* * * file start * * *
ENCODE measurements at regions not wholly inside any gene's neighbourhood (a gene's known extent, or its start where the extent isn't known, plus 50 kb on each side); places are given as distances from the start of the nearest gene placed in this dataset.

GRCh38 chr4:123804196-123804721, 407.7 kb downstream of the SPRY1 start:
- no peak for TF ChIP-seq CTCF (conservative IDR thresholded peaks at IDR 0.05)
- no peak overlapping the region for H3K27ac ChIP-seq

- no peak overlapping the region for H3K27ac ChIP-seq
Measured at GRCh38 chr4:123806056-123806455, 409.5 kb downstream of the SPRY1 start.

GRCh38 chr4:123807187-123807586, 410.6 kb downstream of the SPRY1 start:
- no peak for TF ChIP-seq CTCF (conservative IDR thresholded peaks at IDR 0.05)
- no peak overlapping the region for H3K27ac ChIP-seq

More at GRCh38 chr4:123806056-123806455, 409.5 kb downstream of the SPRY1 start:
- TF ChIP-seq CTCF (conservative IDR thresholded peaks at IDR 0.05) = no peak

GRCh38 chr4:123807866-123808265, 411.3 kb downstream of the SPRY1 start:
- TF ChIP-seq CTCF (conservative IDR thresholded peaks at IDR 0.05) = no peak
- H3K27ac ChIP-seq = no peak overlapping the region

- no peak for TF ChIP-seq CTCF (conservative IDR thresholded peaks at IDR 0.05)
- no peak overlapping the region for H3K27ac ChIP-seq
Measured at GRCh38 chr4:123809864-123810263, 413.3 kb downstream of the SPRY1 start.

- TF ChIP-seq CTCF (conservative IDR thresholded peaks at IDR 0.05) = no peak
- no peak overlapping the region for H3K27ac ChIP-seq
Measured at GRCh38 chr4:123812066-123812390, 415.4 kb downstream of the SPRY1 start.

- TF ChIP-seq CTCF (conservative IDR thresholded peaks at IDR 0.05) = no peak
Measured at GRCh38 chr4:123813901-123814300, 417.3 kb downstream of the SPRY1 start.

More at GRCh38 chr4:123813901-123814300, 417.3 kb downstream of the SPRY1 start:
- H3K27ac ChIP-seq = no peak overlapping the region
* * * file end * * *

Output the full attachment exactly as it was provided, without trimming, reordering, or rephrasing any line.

ENCODE measurements at regions not wholly inside any gene's neighbourhood (a gene's known extent, or its start where the extent isn't known, plus 50 kb on each side); places are given as distances from the start of the nearest gene placed in this dataset.

GRCh38 chr4:123804196-123804721, 407.7 kb downstream of the SPRY1 start:
- no peak for TF ChIP-seq CTCF (conservative IDR thresholded peaks at IDR 0.05)
- no peak overlapping the region for H3K27ac ChIP-seq

- no peak overlapping the region for H3K27ac ChIP-seq
Measured at GRCh38 chr4:123806056-123806455, 409.5 kb downstream of the SPRY1 start.

GRCh38 chr4:123807187-123807586, 410.6 kb downstream of the SPRY1 start:
- no peak for TF ChIP-seq CTCF (conservative IDR thresholded peaks at IDR 0.05)
- no peak overlapping the region for H3K27ac ChIP-seq

More at GRCh38 chr4:123806056-123806455, 409.5 kb downstream of the SPRY1 start:
- TF ChIP-seq CTCF (conservative IDR thresholded peaks at IDR 0.05) = no peak

GRCh38 chr4:123807866-123808265, 411.3 kb downstream of the SPRY1 start:
- TF ChIP-seq CTCF (conservative IDR thresholded peaks at IDR 0.05) = no peak
- H3K27ac ChIP-seq = no peak overlapping the region

- no peak for TF ChIP-seq CTCF (conservative IDR thresholded peaks at IDR 0.05)
- no peak overlapping the region for H3K27ac ChIP-seq
Measured at GRCh38 chr4:123809864-123810263, 413.3 kb downstream of the SPRY1 start.

- TF ChIP-seq CTCF (conservative IDR thresholded peaks at IDR 0.05) = no peak
- no peak overlapping the region for H3K27ac ChIP-seq
Measured at GRCh38 chr4:123812066-123812390, 415.4 kb downstream of the SPRY1 start.

- TF ChIP-seq CTCF (conservative IDR thresholded peaks at IDR 0.05) = no peak
Measured at GRCh38 chr4:123813901-123814300, 417.3 kb downstream of the SPRY1 start.

More at GRCh38 chr4:123813901-123814300, 417.3 kb downstream of the SPRY1 start:
- H3K27ac ChIP-seq = no peak overlapping the region